When the skin is wounded, scar tissue grows over the wound to heal and protect it. Extra scar tissue can grow and form keloids, which are smooth, hard growths.
Keloids can grow to be several times the size of the initial wound. The chest, shoulders, earlobes, and cheeks are the most usual places to find them. Keloids, on the other hand, can affect any area of the body.
Keloids aren’t detrimental to your health, but they can cause cosmetic issues.
Corns are areas of skin that have become stumpy due to friction or pressure. When you walk or wear shoes, they usually hurt. The inner core of corn can be hard or soft. Hard corns form on the top of the toes, while soft corns occur between the toes. Corns caused by ill-fitting shoes are generally reduced when the proper shoes are worn.
Keloids are the result of scar tissue proliferation. Keloid scars are typically larger than the original wound. It could take weeks or months for them to fully grow.
The symptoms of a keloid can include:
- a localized area that is flesh-colored, pink, or red
- a lumpy or ridged area of skin that’s usually raised
- an area that continues to grow larger with scar tissue over time
- an itchy patch of skin
While keloid scars may be itchy, they’re usually not harmful to your health. You may experience discomfort, tenderness, or possible irritation from your clothing or other forms of friction.
Keloid scarring can be caused by a variety of skin injuries. Among them are:
- acne scars
- chickenpox scars
- ear piercing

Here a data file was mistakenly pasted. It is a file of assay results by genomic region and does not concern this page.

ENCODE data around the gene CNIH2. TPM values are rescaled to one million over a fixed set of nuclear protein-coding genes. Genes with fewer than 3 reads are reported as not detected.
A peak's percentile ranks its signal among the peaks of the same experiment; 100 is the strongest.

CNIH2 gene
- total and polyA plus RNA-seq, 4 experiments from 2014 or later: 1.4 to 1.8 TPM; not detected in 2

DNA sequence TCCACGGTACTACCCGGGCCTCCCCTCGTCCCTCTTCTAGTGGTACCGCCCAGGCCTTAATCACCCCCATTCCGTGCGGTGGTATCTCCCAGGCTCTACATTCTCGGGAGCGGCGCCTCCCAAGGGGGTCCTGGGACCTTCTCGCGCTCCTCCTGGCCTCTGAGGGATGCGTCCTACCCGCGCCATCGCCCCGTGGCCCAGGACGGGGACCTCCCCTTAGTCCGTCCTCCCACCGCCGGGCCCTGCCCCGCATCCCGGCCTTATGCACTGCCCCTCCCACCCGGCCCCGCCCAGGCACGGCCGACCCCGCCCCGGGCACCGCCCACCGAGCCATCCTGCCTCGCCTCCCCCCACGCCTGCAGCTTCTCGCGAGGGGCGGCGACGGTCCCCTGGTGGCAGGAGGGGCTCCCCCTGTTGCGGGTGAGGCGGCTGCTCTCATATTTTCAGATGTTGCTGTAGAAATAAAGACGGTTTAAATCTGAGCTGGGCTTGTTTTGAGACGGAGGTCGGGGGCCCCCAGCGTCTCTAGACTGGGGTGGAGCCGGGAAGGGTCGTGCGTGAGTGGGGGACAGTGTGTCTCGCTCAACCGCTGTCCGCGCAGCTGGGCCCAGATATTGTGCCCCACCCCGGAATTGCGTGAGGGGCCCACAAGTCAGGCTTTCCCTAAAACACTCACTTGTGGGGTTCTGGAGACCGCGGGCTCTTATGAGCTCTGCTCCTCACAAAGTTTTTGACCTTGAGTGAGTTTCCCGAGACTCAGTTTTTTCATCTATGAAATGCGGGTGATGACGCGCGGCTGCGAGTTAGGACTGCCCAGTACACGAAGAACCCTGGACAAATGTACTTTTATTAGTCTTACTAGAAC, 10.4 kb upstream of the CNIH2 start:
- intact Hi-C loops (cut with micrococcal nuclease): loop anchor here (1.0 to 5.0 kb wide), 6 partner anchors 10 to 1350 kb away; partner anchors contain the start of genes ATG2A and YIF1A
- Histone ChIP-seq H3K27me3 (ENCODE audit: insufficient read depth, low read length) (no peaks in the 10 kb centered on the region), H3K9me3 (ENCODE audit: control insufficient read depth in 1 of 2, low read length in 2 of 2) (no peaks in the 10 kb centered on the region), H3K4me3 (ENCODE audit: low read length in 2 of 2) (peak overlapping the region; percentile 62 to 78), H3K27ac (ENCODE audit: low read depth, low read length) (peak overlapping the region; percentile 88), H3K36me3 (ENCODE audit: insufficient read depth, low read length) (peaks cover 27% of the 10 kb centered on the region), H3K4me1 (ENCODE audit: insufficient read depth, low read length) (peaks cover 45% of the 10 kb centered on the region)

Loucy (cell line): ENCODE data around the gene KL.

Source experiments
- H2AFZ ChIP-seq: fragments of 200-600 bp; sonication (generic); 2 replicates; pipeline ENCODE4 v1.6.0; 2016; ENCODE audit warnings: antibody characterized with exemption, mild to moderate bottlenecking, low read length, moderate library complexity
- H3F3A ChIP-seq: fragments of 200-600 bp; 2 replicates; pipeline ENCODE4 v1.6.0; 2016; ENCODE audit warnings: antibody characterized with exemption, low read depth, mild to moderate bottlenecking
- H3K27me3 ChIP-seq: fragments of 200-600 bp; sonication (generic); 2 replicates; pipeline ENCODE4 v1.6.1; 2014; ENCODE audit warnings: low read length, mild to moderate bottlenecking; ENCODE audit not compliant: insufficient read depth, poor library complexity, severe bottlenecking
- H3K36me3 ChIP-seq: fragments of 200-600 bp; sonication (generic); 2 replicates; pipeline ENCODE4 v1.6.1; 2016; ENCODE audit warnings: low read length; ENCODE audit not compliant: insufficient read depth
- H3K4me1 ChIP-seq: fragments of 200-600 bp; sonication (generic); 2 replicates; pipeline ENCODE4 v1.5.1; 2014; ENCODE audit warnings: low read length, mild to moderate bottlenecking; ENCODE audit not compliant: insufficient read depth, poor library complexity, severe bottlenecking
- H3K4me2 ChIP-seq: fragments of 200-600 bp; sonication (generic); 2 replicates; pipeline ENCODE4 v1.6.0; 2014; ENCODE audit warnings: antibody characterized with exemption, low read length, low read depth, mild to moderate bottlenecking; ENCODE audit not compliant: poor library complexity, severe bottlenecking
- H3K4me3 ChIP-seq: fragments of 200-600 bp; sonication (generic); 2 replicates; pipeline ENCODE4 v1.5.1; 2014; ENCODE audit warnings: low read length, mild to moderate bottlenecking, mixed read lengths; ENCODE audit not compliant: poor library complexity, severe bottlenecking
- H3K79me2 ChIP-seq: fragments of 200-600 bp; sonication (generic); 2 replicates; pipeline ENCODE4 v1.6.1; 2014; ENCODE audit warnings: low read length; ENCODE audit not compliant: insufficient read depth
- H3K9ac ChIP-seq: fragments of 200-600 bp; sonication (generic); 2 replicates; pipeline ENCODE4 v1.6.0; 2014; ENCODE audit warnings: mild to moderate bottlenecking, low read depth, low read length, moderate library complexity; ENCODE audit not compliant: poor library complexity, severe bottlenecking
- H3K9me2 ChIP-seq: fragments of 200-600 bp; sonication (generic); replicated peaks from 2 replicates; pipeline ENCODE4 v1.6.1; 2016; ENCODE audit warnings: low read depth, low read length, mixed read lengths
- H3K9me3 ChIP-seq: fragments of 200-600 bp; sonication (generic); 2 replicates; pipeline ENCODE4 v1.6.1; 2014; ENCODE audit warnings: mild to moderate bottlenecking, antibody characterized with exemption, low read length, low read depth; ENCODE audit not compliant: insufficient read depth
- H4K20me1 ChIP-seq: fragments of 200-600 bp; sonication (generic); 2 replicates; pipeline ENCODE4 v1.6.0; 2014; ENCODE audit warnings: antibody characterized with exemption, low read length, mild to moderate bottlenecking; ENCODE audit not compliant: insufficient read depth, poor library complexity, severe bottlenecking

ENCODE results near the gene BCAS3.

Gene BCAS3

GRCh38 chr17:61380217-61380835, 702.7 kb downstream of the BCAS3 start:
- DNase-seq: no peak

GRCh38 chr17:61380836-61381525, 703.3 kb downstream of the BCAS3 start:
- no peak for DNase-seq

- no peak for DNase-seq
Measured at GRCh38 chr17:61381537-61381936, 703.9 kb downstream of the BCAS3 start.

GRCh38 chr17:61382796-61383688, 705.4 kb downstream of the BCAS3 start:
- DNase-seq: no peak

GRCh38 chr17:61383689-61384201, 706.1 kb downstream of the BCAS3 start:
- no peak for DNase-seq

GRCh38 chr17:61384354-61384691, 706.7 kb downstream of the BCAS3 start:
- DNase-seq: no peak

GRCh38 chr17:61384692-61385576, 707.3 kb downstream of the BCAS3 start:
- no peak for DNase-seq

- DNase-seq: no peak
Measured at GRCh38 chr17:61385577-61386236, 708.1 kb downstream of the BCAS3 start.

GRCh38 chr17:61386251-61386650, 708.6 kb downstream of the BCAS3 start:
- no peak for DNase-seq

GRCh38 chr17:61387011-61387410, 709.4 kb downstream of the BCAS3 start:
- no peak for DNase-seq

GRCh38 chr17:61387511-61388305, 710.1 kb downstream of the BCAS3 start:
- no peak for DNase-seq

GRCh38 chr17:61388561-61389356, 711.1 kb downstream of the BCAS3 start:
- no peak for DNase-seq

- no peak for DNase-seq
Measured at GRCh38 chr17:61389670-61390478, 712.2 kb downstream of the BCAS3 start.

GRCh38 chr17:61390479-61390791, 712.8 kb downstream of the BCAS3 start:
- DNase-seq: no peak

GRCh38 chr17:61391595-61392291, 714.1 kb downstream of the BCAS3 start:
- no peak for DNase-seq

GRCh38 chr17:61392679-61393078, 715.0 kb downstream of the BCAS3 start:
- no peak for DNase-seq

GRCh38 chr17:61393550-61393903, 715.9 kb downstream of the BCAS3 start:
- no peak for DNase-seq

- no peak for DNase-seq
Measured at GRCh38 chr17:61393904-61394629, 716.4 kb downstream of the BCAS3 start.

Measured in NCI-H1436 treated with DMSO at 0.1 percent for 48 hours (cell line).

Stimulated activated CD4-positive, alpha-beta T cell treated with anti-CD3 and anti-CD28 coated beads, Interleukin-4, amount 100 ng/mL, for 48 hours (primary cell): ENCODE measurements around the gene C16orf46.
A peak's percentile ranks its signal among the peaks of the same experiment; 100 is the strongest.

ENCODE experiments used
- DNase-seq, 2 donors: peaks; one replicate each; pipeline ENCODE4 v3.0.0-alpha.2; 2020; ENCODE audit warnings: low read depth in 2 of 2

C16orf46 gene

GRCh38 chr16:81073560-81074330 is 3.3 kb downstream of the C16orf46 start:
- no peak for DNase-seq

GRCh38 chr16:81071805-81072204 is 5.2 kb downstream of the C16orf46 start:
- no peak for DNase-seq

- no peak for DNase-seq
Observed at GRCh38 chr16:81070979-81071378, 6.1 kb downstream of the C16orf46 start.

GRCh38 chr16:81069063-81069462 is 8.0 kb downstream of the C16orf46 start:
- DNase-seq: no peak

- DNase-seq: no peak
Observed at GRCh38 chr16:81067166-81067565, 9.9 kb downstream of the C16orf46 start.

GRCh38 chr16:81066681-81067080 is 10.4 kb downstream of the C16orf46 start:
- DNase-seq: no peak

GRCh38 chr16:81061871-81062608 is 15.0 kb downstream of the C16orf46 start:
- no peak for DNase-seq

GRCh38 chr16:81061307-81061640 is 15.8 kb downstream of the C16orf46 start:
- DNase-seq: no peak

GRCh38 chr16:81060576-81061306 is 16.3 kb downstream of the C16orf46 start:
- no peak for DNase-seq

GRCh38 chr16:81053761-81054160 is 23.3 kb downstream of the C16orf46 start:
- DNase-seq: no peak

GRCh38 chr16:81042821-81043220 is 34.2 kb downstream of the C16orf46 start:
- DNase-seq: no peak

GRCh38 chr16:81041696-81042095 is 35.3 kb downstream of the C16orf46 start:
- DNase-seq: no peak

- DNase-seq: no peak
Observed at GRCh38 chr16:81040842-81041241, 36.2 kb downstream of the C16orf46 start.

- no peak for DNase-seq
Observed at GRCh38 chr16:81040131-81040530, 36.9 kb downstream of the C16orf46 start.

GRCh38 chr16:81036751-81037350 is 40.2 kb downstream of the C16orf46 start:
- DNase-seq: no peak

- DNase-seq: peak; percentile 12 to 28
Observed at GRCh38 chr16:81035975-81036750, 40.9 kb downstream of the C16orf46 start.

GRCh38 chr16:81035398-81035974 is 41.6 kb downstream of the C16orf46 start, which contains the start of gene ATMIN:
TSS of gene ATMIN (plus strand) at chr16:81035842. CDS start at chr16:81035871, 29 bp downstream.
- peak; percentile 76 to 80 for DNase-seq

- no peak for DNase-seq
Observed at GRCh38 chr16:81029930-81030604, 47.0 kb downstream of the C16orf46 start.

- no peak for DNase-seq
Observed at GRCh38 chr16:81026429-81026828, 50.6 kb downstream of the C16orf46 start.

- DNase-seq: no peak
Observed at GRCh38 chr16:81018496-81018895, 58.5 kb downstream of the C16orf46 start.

- surgical incision sites
- vaccination sites
An estimated 10 percent of people experience keloid scarring. Men and women are equally likely to have keloid/corn scars. People with darker skin tones are more prone to keloids.
Surgical excision of large keloids or older keloid scars may be necessary. After surgery, keloid scarring might reappear in a significant percentage of cases. The advantages of eliminating a large keloid, on the other hand, may exceed the risk of scarring after surgery.
Corn is a hardened and toughened area skin that develops as a result of excessive friction and pressure in a particular place. Although it is harmless, it causes discomfort by producing uncomfortable and irritated places in the body. It does not pose any health risk or harm to the body, although it can create painful blisters if left untreated in some circumstances. In such circumstances, inflammation might ensue, leading to problems.
Cryotherapy and cryosurgery are two different procedures. Treatment alternatives are becoming better. Cryotherapy requires many sessions spaced one week apart. It requires at least 6-8 sessions.
For the surgery contact us through our website or book an appointment with us.